Once I was a clever boy learning the arts of Oxford... is a quotation from the verses written by Bishop Richard Fleming (c.1385-1431) for his tomb in Lincoln Cathedral. Fleming, the founder of Lincoln College in Oxford, is the subject of my research for a D. Phil., and, like me, a son of the West Riding.

I have remarked in the past that I have a deeply meaningful on-going relationship with a dead fifteenth century bishop...
It was Fleming who, in effect, enabled me to come to Oxford and to learn its arts, and for that I am immensely grateful.


Thursday, 10 October 2013

Feast of St Paulinus of York


Today is the feast day of St Paulinus, the founder of the see of York in 627 and subsequently Bishop of Rochester, who died on this day in 644.

http://www.holycrosschurchhaltwhistle.co.uk/_Media/st_paulinus_med.png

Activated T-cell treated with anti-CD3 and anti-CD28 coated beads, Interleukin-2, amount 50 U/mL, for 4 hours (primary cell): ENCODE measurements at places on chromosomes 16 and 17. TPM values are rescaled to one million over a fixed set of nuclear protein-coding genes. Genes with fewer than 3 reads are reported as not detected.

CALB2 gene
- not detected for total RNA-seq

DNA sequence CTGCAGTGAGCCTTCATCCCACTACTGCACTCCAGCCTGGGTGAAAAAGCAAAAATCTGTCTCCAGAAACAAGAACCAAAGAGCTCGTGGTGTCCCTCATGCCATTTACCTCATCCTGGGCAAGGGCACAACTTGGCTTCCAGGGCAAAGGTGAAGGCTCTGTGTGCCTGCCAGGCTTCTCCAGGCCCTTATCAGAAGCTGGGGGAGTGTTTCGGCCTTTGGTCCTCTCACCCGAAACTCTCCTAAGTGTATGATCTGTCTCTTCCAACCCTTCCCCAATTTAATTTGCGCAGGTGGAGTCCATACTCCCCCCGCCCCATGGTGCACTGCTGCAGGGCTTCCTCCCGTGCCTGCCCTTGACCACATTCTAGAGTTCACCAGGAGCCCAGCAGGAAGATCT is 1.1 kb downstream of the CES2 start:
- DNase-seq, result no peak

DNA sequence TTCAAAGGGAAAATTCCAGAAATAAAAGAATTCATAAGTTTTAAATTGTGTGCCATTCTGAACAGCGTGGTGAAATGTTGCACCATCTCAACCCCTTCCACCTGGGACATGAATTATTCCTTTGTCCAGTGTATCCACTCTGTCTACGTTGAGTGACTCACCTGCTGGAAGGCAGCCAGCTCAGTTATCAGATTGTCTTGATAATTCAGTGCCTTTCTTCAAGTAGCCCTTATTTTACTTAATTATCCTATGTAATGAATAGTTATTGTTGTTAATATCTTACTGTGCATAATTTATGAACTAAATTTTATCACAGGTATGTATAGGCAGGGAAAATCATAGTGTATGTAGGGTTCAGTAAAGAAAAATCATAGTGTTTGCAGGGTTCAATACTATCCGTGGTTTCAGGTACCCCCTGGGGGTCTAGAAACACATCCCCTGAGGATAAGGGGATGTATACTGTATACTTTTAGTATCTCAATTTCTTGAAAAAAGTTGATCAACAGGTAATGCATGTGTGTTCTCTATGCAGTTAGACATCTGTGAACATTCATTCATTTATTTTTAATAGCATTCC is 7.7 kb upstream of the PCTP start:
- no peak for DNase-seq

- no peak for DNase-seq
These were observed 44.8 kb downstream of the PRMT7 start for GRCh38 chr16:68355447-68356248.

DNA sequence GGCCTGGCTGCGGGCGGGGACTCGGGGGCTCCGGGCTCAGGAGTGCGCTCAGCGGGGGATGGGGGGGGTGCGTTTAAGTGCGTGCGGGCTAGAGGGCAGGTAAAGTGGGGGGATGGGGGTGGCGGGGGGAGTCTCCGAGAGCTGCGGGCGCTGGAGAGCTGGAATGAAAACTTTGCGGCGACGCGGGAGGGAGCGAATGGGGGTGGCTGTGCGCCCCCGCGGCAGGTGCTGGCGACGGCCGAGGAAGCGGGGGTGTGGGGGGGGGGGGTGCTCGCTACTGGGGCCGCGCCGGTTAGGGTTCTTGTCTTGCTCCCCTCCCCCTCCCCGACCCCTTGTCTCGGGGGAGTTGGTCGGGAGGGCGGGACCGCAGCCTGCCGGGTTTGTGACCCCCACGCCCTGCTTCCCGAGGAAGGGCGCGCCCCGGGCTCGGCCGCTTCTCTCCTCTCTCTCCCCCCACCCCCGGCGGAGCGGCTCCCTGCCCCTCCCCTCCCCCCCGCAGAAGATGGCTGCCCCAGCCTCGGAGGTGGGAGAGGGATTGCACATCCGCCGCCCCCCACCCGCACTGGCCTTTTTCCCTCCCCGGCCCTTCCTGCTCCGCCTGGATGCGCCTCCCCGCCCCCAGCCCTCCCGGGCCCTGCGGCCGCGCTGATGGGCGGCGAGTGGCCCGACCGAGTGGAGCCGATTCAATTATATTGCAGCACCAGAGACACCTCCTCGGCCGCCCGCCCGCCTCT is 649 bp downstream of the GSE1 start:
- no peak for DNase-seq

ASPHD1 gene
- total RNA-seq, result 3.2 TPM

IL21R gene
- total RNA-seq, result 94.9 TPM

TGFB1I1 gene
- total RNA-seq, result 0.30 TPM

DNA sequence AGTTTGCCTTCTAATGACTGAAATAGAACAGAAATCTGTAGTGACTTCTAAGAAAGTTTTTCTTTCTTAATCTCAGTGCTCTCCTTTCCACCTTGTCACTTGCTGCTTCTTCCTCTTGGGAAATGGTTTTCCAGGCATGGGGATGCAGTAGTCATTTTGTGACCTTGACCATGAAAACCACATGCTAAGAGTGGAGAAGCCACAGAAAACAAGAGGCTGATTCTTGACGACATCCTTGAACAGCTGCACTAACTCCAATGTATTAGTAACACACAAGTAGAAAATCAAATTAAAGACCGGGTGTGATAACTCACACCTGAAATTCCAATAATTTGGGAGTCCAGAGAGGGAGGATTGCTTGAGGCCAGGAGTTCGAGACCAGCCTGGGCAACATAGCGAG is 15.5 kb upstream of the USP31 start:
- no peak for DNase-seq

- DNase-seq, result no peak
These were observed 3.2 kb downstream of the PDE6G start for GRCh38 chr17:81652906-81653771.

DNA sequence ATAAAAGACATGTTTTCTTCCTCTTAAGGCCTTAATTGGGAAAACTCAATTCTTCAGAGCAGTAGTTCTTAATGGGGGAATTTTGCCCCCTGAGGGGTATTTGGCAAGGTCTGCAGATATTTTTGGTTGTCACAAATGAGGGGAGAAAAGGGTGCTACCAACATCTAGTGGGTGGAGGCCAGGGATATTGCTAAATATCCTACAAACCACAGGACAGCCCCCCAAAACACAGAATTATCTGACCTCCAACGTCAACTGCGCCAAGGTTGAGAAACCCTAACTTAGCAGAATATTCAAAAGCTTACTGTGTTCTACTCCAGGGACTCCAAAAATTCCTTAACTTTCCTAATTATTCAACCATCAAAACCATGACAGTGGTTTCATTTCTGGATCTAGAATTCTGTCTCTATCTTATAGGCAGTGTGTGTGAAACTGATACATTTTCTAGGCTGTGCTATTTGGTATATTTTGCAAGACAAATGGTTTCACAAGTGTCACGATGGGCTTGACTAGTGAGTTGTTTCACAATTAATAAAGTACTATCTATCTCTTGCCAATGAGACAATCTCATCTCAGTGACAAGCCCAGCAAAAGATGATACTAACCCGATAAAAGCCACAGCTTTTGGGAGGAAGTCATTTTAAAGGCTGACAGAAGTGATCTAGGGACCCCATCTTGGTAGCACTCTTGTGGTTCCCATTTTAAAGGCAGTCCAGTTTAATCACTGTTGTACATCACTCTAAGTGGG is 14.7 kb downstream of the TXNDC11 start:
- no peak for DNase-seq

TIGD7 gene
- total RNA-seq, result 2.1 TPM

St Paulinus

An early fifteenth century figure in the north choir clerestory of York Minster

Image:holycrosschurchhaltwhistle

I have posted about him and his mission in Northumbria in St Paulinus of York, St Chad at York and St Paulinus at Dewsbury.

There is a good account of his life, which refers to recent historical criticism of the sources, here.

In the centuries after his death, and despite his career - and indeed his appearance - being recorded by St Bede in his Ecclesiastical History he appears to have slipped in popular memory, and there appears little evidence of a local cultus, other than the tradition of his baptising at Dewsbury, and the lovely glass panel in York Minster of which I reproduce a detail. Later generations appear to have venerated St Wilfrid with numerous church dedications and depictions in the Minster at York far more than the first founder of the See. Both can, of course, be seen as founders not merely of the Church in the north but of a specifically Roman connection.

At York the later cult of St William came to predominate, though it probably never had the same popular appeal as that of St Wilfrid. That of St Paulinus became localised at his later see of Rochester, and wider devotion to him appears to be a more recent phenomenon, arising in the nineteenth century. 























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